“So, being able to perform simulations live with the surgeon and interact with them in a very fast feedback loop to understand where the sweet spot lies between mechanical performance and packaging is key to providing the best results achievable,” he says.
Toro finds this rapid feedback loop to be of critical importance.
“The saying goes that ‘practice makes perfect,’” he says. “But without a good feedback loop you can actually practice the wrong thing and become very good at doing something wrong. That’s why we’d rather say ’iteration makes perfection.’”
Techfit currently manufactures all of its implants at company headquarters in Daytona Beach. They have all the standard machine tools needed for conventional manufacturing, along with additive manufacturing capabilities for more exotic implant shapes. Titanium alloys are most commonly used for metal implants. Plastic implants use PEEK for load-bearing applications and ultrahigh molecular weight polyethylene for tribological surfaces like joint replacements, where friction and wear can be a concern. Each implant is delivered with a mechanical validation analysis report so the surgeon has the utmost confidence in the surgical outcome.
The future of manufacturing at Techfit will include an additive manufacturing network distributed around the world, as Toro envisions it. A major reason for such a network is to deliver implants faster. If you make an implant in the United States for a patient in Saudi Arabia, that’s two days lost to shipping and another two days clearing customs, Toro explains. “If we have 10 days from CT scan to surgery, this means we are already four days late or our design time is crunched down into six days. Knowing a print is going to work on machine across the world by sending an STL file is going to be critical.”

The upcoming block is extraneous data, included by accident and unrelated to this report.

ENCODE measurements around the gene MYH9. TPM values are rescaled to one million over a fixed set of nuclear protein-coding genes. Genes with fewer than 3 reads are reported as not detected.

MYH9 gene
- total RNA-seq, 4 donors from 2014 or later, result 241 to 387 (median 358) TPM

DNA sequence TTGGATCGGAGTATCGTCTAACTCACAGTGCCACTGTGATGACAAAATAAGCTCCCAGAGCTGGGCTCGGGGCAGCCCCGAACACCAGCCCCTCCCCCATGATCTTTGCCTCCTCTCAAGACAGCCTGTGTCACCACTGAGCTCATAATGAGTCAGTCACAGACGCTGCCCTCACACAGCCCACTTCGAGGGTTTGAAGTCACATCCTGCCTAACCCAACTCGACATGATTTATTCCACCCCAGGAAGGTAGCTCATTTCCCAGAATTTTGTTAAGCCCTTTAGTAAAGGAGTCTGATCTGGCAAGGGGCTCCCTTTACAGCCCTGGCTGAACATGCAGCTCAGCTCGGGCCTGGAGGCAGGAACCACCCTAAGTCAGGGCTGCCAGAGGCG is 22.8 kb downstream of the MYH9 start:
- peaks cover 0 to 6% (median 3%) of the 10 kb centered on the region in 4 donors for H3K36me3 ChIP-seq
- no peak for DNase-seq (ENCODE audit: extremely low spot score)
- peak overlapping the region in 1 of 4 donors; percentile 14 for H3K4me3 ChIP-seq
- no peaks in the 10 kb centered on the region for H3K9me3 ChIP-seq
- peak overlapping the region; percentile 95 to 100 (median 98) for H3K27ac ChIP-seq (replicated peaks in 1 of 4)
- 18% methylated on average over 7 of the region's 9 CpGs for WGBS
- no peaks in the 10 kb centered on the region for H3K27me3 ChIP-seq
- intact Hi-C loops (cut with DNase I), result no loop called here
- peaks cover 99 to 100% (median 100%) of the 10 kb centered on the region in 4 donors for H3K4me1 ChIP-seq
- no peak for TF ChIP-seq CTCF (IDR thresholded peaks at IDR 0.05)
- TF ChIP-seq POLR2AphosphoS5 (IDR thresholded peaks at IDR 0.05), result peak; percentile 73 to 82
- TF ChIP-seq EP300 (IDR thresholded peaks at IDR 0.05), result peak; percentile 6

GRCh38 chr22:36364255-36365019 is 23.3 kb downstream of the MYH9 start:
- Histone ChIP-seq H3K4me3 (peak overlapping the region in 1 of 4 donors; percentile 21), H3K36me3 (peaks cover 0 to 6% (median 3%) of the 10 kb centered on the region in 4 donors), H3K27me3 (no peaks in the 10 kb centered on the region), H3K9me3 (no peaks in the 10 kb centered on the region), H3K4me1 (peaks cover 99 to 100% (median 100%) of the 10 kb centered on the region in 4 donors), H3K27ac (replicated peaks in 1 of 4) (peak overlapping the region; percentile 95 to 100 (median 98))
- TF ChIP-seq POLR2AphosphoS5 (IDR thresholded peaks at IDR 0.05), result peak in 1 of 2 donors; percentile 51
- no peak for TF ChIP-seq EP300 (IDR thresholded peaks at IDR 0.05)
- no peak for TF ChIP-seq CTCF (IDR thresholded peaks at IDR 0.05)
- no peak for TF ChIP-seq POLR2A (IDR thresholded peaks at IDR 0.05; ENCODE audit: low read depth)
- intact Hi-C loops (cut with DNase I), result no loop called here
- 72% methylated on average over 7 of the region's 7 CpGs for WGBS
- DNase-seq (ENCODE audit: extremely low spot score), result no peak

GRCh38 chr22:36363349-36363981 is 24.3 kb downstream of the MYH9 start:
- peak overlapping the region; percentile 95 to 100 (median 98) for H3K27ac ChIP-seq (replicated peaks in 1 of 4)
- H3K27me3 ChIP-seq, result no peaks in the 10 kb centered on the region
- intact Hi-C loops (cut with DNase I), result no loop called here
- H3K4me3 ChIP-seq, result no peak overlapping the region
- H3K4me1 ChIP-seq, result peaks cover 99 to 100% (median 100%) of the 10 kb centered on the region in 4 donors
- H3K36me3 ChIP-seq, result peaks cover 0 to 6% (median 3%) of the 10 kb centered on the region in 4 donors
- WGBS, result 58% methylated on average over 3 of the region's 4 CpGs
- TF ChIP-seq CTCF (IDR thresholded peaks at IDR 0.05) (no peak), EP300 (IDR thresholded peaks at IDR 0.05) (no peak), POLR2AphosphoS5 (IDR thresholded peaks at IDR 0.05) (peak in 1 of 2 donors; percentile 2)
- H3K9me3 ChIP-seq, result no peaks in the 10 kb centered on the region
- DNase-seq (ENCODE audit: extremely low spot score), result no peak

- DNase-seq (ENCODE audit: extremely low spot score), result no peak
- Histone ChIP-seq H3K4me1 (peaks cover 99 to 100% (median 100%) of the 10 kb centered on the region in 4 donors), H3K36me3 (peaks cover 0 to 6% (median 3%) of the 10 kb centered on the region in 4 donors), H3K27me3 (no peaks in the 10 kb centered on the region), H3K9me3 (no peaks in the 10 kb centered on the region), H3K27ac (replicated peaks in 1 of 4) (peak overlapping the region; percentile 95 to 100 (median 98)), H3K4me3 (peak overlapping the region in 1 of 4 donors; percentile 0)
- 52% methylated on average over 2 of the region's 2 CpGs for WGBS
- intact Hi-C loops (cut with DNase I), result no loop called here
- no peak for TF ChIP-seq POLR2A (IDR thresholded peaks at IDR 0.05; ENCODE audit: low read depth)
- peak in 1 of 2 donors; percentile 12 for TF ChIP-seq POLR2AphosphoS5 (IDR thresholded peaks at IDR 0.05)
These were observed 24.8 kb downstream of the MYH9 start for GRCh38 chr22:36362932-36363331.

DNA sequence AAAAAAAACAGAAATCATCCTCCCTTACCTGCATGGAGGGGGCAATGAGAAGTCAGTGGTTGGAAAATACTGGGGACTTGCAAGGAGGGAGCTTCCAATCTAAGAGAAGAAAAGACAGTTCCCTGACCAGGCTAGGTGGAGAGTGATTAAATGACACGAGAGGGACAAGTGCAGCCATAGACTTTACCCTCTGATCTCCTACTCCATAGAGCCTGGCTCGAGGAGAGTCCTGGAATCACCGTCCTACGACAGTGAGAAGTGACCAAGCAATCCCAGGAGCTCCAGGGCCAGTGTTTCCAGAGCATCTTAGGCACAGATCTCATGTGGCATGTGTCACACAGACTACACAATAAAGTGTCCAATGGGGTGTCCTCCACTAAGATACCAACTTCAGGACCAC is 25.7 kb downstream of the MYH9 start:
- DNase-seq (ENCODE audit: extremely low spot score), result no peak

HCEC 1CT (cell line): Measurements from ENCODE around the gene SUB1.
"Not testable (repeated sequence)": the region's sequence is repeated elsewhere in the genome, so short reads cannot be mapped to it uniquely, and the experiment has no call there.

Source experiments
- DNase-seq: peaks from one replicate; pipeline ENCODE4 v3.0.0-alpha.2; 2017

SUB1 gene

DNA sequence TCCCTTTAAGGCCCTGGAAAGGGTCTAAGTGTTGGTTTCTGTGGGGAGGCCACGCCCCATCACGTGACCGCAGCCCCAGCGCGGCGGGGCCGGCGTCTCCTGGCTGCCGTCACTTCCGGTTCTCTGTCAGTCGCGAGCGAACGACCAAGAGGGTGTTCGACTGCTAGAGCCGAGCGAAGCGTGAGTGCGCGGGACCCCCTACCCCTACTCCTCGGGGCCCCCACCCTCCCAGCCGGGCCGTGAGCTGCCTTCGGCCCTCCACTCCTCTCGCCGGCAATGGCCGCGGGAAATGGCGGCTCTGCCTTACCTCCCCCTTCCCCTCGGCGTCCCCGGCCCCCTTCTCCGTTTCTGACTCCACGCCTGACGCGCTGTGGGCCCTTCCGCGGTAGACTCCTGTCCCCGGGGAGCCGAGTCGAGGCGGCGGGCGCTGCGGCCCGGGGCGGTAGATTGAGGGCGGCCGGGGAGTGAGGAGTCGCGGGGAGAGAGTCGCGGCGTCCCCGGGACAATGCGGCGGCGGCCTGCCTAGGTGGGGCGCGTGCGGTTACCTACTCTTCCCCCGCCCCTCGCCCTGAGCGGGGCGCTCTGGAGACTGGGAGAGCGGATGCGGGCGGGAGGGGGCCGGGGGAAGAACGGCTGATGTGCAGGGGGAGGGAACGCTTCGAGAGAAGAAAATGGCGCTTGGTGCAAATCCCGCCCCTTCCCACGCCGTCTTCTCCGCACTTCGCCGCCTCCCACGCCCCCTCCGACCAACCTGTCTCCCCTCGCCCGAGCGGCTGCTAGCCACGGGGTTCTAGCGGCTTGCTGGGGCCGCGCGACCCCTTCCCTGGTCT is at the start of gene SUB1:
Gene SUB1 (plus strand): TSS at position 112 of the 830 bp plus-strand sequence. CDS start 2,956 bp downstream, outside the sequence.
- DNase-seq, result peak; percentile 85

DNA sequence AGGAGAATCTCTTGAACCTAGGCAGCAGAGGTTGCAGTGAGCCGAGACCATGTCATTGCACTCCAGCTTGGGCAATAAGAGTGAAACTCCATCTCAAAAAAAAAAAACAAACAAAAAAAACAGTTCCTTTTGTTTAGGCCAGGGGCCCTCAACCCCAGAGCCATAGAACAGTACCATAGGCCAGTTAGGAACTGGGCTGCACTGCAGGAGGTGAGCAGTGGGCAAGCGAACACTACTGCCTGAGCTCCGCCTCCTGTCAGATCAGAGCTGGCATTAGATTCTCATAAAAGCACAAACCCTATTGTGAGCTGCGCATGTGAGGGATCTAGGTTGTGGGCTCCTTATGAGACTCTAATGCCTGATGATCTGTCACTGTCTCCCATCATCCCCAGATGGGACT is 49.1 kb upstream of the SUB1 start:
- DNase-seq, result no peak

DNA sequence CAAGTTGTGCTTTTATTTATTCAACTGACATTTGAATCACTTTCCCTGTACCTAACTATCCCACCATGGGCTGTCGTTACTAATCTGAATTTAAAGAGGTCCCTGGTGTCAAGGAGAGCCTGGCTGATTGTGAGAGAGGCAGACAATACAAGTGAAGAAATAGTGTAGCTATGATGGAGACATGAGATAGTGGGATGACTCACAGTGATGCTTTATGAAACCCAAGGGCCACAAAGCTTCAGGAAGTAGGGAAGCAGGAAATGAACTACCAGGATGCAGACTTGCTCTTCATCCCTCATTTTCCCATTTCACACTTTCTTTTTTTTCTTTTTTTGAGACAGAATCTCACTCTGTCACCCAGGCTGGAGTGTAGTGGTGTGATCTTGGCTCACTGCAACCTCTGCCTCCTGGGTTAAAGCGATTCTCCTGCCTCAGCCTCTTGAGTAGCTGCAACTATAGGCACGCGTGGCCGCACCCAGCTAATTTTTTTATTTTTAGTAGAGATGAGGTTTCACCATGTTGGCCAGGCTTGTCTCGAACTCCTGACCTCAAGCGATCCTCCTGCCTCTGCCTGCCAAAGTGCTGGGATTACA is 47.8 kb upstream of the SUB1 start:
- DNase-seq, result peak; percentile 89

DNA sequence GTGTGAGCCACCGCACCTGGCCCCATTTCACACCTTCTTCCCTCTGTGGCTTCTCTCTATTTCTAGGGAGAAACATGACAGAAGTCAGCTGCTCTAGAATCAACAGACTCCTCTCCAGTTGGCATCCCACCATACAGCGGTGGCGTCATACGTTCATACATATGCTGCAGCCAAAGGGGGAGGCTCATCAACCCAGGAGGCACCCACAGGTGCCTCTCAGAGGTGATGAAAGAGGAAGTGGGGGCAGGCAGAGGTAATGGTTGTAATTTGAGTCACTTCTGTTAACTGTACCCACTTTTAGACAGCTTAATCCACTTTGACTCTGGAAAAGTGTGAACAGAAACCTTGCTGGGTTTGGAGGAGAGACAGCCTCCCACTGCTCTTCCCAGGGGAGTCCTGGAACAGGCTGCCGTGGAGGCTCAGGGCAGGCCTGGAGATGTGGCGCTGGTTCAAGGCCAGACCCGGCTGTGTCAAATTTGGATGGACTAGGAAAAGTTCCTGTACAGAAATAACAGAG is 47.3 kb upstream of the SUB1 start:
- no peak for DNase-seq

To date, Techfit has provided implants for several thousand patients.
“We have helped in some very incredible surgeries,” Toro says. These include hemi-mandiblectomies, where patients have lost half of their jaw because of tumors or accidents; a sternum replacement using a plastic implant fixed to the ribs with titanium plates; and, most commonly, thousands of cranial reconstructions required because of motorcycle accidents, tumors or head trauma.
Techfit also publishes papers in medical journals, presents results at conferences and even holds its own digital surgery conference annually.
“Custom surgery is actually a new field so it's not only a matter of making the implants but also a matter of evangelizing and ensuring adoption of the technologies,” Toro says. “Our goal is to make custom treatments the new standard for every patient around the world.”
Ansys simulation will continue to play a major role in achieving this goal.
“Having Ansys Discovery in our workflow allows us to validate our products faster, helps people get their surgeries faster and helps them recover faster,” Toro says. “One of the most rewarding things is you can actually see people's lives get better every time.”